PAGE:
Monday, 12 April 2010

Caribbean centipedes

There was an interesting pronunciation that I observed during my recent stay in Montserrat in the Caribbean: centipede pronounced as ˈsantipi. Not only is the final d lost as compared with the BrE/AmE ˈsentɪpiːd, -ə-, but the stressed vowel is that of TRAP rather than the usual DRESS.
The only published book about Montserratian speech, George Irish’s Alliouagana Folk (Plymouth: Jagpi, 1985), is a collection of local proverbs, sayings, words and phrases. It duly records this word in its glossary.
santipee - centipede
Richard Allsopp’s scholarly Dictionary of Caribbean English Usage (OUP 1996) also records this pronunciation of the word (though with a different medial vowel) as common to the entire Caribbean English Creole region, and speculates about its origin as Portuguese.I can see that a Portuguese source could explain the loss of the final consonant — though this could also be due to the characteristic Creole uncertainty about final d (compare for instance galvanize meaning ‘corrugated metal roofing’, shortened from galvanized iron). Apart from that, though, I would have thought that Portuguese centopeia, phonetically sẽtoˈpeja, does not seem on phonetic grounds to be a more likely source than a straightforward English origin. (OK, English got it via French from Latin centipeda ‘hundred-foot’, as did the Portuguese.)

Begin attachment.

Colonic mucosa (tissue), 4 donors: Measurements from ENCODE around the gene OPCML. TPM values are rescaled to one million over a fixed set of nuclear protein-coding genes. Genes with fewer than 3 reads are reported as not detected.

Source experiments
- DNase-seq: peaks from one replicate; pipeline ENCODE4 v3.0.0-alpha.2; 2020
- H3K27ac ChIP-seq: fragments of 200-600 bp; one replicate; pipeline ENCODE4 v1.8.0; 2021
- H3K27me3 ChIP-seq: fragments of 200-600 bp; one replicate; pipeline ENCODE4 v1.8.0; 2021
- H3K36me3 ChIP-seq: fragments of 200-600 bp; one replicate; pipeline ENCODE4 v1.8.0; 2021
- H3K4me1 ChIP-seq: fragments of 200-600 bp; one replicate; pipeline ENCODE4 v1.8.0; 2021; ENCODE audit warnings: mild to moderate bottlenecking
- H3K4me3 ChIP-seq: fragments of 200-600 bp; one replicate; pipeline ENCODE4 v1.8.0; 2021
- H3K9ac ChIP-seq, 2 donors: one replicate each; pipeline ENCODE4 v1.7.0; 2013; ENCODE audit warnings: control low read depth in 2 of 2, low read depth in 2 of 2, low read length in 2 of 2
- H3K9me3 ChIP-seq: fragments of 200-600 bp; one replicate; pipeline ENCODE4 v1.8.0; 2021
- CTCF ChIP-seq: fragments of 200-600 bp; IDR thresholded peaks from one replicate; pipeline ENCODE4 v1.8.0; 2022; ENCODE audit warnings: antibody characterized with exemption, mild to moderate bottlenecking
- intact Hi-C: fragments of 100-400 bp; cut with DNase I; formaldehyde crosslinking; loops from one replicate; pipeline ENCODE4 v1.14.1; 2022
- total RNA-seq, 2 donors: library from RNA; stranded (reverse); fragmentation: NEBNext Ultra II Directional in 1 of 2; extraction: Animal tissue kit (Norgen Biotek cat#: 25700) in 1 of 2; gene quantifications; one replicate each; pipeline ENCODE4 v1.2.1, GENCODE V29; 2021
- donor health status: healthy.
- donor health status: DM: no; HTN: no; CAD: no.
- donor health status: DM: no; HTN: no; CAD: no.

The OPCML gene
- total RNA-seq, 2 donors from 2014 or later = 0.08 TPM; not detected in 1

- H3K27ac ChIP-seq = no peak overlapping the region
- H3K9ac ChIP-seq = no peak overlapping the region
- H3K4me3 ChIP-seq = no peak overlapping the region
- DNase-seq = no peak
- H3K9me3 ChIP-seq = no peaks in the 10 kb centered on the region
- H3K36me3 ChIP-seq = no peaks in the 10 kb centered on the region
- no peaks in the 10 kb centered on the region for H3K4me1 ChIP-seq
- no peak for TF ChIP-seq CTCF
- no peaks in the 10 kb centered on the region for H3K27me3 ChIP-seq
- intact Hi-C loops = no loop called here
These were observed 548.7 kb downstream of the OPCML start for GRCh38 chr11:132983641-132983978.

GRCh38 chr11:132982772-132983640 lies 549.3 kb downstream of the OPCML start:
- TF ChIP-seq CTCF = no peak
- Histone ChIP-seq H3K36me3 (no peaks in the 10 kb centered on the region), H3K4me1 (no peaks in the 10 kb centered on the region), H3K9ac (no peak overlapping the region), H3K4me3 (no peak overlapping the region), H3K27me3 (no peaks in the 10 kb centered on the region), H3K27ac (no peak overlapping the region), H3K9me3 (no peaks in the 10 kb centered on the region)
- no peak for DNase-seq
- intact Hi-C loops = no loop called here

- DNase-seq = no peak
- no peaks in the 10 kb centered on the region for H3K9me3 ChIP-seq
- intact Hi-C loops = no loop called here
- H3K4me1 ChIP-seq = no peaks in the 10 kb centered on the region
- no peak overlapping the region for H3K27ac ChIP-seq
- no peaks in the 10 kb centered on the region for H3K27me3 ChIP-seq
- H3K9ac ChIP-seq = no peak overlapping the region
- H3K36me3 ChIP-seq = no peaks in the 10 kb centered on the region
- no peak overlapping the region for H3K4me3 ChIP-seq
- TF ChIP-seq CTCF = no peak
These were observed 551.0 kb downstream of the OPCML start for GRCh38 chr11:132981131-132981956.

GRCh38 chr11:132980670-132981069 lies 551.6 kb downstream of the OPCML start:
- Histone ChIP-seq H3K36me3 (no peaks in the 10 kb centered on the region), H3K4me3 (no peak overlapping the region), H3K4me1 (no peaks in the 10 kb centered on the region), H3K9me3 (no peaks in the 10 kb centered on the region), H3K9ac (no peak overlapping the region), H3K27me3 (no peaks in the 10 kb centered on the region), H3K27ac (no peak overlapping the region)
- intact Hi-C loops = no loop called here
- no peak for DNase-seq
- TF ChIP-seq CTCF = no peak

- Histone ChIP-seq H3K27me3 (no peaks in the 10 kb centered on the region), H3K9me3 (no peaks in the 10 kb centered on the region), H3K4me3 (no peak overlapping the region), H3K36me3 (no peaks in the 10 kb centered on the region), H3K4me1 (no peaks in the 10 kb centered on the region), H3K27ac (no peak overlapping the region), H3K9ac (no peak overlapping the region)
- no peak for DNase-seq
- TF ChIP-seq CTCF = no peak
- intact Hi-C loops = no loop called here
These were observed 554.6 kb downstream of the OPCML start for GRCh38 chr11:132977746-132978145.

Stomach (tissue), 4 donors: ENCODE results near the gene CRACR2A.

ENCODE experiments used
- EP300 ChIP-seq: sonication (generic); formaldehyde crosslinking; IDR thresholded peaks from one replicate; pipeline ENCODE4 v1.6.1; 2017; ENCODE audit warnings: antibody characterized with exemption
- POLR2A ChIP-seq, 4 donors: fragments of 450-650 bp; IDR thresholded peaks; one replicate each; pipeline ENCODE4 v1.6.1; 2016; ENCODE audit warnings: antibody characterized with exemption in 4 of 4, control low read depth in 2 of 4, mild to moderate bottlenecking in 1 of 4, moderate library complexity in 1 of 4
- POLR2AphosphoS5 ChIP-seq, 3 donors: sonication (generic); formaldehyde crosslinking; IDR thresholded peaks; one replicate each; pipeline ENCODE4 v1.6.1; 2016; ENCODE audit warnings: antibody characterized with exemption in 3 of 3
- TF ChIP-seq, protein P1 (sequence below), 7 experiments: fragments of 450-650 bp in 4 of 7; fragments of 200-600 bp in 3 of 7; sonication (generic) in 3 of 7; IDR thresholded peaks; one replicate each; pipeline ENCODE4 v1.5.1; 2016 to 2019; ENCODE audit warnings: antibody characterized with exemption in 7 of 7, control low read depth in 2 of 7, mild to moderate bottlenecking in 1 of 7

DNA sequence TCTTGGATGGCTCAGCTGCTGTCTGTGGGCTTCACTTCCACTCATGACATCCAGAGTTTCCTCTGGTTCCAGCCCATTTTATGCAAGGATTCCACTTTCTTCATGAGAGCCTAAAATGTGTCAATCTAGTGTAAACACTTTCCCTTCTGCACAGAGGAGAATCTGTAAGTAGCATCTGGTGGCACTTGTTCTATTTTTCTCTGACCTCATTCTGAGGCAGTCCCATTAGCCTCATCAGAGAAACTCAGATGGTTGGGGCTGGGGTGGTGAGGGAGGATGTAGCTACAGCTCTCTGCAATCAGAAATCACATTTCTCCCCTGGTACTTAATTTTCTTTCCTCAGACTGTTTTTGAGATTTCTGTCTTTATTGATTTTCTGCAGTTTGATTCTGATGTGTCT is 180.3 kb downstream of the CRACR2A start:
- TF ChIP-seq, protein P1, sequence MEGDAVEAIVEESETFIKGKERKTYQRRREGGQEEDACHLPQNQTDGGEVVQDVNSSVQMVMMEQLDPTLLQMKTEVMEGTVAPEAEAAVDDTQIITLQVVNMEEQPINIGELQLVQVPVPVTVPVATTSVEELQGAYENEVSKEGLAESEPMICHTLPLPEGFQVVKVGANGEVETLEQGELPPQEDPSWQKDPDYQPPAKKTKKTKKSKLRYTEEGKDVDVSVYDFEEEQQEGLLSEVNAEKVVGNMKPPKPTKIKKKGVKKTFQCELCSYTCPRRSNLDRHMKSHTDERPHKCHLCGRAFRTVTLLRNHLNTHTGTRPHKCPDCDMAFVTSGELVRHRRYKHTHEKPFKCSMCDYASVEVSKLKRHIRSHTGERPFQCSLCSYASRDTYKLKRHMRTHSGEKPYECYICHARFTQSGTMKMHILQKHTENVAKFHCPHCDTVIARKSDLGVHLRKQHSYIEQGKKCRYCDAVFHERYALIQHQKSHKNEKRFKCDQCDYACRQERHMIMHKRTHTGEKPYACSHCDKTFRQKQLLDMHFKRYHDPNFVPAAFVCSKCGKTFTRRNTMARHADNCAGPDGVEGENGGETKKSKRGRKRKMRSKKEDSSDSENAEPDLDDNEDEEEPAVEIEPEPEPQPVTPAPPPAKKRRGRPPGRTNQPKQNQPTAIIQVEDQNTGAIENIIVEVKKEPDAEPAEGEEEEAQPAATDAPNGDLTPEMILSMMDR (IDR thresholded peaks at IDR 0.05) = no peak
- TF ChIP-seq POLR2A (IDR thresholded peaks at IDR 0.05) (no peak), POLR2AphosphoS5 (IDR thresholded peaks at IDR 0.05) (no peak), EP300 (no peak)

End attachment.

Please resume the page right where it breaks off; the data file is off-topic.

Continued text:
1. I wonder if French got into the pot somehow. When I saw that /san/ I immediately thought of French centipède, which would begin with /sã/. But alas, French does not appear to have such a word, no matter what the OED says: mille-pattes is used for both English millipede and centipede, and there is also scolopendre corresponding to the Linnaean genus name Scolopendra. Still, there may have been such a word in the past: I don't have access to any French historical dictionaries.

    The OED does record uses of centapee, centipee, centapie in standard English contexts — always referring to the West Indies — throughout the 18th century. The etymology section explains this as "prob. from Sp.", which is absurd, as the Spanish form is ciempiés.

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